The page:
Tuesday, March 18, 2014


most of you who read this blog probably know, or have figured out that i'm a Christian.  with that being said, there are still things that some Christians practice that are far beyond my comprehension, and that leave my heart breaking.  some of them I have experienced myself, others I just know of.
one thing in particular is the tendency, of often well meaning Christians, to pray for people with special needs.  i'm talking walking up to someone in a mall that uses a wheelchair, proclaiming complete healing, and then, if it doesn't work, telling that person it is a sin in their life, or their lack of faith that prevents their healing.
thus far, nothing like this has happened to us with our little.  and big's disabilities are far less obvious.  however, I wanted to share a story.  I do so having no idea what this man's intentions were, and not at all saying they were that of the stories like I told above.

a few weeks ago I was at church.  shilo had been in her gait trainer during music dancing a little, and I had just taken her out.  when I stood up, my husband (who runs sound in the back) got my attention and signed to me that the man between him, and me, walking towards us wanted to pray for shilo.  I had never talked to this man before, but knew a little bit of who he was.  I immediately tensed up as he walked towards us, fearing he would pray for her Down syndrome to be cured. (you can read here my thoughts on this, and why I disagree with the idea).
I began silently praying to myself that God would give him the words to pray, and that he would see Shilo for the beautiful little girl she was created to be, Ds and all.  the whole thing lasted only a few moments, and I don't even remember what he specifically prayed.  I do know that it wasn't for her to be healed.  and I do know that when he got to us, he immediately teared up and said, 'oh my goodness, she is just beautiful.'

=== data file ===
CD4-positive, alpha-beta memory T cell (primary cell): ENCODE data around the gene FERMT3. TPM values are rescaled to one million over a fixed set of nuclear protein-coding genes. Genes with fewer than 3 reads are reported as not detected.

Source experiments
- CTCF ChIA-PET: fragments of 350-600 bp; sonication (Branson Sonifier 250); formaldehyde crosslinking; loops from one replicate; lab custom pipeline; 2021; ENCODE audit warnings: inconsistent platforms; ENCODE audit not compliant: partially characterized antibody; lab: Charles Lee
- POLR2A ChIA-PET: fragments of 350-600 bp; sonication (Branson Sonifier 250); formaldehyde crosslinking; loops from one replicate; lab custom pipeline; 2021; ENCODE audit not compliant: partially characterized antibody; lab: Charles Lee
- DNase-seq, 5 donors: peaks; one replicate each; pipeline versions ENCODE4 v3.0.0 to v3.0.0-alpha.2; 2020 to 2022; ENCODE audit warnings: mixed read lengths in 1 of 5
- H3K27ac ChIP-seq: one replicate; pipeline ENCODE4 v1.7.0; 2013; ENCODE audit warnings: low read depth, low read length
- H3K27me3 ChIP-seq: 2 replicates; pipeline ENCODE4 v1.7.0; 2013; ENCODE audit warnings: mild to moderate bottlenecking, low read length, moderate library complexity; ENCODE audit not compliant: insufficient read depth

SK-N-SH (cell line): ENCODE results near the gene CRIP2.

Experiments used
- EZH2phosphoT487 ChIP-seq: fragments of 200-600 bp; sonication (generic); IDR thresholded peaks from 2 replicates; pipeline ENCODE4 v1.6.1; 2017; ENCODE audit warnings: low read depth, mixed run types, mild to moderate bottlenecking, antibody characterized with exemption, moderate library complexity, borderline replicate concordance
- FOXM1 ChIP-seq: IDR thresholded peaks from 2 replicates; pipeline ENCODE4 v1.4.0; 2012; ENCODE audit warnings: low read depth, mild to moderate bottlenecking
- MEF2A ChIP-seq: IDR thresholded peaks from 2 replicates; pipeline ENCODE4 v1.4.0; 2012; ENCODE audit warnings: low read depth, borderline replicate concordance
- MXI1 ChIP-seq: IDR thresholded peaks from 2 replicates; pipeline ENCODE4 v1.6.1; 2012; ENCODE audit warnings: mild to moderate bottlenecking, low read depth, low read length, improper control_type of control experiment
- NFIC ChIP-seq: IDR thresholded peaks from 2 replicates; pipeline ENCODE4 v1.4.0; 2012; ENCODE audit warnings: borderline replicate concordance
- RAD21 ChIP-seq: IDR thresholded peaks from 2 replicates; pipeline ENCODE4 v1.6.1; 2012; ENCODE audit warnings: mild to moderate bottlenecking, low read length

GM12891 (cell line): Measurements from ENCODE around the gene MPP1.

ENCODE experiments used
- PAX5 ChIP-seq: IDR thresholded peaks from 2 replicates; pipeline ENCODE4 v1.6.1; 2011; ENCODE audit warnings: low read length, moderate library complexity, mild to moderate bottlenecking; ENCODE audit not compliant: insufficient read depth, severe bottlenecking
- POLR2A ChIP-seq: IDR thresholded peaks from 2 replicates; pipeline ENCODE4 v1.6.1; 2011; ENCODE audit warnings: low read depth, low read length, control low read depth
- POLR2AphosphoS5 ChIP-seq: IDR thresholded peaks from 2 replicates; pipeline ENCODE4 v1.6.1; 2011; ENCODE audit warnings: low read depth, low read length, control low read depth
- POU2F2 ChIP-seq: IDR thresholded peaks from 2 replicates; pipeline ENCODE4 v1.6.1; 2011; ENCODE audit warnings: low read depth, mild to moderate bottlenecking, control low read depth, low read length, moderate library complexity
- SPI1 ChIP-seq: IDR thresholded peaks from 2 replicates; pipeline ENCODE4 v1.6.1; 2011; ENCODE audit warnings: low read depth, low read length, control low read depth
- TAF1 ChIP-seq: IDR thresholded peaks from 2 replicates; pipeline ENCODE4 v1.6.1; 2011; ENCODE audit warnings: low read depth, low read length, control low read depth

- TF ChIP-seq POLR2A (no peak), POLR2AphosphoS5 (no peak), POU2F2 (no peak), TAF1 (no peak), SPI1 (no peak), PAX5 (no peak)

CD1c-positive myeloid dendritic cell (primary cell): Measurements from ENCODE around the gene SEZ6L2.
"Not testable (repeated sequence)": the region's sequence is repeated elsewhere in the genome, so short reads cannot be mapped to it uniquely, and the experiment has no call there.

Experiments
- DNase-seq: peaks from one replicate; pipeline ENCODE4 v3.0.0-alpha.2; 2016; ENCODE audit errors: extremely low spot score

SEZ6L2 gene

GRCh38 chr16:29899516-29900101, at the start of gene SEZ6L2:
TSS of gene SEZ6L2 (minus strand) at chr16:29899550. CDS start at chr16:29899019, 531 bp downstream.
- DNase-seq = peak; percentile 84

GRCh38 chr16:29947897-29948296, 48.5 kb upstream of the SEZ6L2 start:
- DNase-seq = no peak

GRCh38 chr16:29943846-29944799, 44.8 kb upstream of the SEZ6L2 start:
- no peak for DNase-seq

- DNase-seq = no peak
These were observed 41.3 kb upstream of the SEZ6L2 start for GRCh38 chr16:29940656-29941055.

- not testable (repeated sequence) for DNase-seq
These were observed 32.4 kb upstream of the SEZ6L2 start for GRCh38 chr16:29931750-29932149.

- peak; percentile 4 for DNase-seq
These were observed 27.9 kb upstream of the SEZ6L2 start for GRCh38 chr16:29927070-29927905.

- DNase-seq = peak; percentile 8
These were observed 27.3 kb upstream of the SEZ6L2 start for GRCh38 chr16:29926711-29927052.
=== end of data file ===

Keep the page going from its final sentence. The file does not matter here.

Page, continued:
he talked to my husband afterwards, and said that when he got to us that he was really sort of overtaken by her beauty, and had a hard time talking.  I felt like God showed him, in that moment, that she was just a little girl, fearfully and wonderfully created, in His image.

I've realized having two kiddos with genetic disorders that there are things about the silent and hidden disorders that are hard.  but, there are also hard things about the disorders that are obvious.  many people tell me they are so sorry when they see that shilo has Ds.  they see her as broken.  as less than.
what people fail to realize is that in our family of four, there is not one of us who is more broken than the next.  I bet if you picked apart our genes, Jason and I would have some crazy stuff going on too.  but even more than that, the only thing that differs between shilo, and her extra chromosome, and the rest of the world, is that she wears her differences on an easy to see level.  her almond shaped eyes give her away.
my eyes, on the other hand, hide the hundreds and thousands of things about me that are broken.  the anger I struggle with.  the fact that I often don't sleep well.  my anxiety.  oh my word the anxiety.    there are so many things about me that aren't up to par with most of the rest of the world.  but, when people see me, they think of me as average.
my goal in raising shilo is not to make her blend in.  my goal, is for the world to see her as whole.  complete.  no more broken than any of the rest of us.  most days, my experience is that she's less broken.  she is content.  she is joyful.  she works hard.  she is determined.  she is not easily swayed by others reactions.  she is forgiving.  she loves big.

Saturday, March 15, 2014

'i would've taken him'

there's a news story that's being shared over and over in my facebook news feed right now.  it's the story of a little boy with Down syndrome.  he had a g-tube.  his mom tried, once unsuccessfully, and the second time, successfully, to kill him by putting something in his g-tube.  the first time it was some sort of perfume, when he was a few months old, right before he had heart surgery.  the second time (and the one that killed him) was hand sanitizer.  he was 17 months old.  she told police that she wanted to 'end his suffering.'